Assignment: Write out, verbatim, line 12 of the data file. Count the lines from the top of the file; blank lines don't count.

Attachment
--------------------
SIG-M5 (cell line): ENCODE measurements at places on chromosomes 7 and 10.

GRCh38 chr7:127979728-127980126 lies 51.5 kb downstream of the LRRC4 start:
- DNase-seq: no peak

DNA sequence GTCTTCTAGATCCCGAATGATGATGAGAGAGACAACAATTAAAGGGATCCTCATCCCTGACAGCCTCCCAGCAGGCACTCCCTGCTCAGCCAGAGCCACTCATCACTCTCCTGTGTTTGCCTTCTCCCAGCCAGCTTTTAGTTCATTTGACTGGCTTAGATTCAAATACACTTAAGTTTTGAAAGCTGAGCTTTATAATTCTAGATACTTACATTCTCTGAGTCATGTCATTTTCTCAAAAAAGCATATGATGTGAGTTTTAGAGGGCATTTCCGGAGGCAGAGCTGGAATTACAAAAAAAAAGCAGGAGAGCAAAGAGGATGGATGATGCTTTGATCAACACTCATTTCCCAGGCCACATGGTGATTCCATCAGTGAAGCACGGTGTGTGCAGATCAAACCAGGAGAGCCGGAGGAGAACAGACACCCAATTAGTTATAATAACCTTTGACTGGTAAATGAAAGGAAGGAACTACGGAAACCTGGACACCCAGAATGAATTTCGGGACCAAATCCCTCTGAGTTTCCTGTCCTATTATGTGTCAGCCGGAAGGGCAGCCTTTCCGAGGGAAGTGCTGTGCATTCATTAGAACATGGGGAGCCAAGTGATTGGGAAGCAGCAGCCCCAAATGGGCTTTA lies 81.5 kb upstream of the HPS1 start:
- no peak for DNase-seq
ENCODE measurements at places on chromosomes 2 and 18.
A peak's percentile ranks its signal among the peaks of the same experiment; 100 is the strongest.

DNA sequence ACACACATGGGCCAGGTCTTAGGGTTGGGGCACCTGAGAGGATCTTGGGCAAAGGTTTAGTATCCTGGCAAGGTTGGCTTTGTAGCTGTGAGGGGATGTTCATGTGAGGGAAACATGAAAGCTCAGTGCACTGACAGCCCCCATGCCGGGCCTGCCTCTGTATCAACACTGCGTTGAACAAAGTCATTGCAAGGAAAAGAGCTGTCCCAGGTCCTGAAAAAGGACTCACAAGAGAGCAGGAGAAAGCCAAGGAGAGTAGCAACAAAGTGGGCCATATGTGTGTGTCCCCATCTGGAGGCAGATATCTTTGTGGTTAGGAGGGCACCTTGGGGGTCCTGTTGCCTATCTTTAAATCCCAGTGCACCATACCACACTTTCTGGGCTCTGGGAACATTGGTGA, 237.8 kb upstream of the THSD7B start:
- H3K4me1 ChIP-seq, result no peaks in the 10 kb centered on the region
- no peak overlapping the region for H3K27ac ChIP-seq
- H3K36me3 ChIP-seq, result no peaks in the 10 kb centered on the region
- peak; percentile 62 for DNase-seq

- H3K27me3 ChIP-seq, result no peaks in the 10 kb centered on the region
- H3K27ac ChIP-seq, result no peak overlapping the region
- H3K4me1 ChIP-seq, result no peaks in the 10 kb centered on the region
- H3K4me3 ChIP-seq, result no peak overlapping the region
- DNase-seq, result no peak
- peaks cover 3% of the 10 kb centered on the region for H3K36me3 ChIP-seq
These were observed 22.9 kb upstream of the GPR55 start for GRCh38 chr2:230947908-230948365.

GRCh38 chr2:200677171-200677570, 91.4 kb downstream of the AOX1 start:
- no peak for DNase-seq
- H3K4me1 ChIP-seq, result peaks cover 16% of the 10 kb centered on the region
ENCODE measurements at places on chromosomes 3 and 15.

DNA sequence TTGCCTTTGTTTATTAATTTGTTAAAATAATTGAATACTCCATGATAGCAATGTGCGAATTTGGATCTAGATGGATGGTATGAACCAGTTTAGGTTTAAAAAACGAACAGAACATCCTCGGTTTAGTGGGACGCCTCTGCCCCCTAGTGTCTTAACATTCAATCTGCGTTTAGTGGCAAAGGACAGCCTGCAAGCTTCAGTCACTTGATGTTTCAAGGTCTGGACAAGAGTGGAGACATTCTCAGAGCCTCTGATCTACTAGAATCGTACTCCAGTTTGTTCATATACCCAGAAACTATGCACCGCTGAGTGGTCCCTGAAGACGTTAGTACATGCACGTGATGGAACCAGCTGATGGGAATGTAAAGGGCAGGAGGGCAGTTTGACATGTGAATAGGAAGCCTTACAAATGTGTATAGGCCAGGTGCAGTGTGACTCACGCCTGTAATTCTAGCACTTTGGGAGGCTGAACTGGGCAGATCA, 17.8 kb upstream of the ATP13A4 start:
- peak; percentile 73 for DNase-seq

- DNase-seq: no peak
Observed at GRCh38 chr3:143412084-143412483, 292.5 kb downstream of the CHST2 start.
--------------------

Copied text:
- peak; percentile 62 for DNase-seq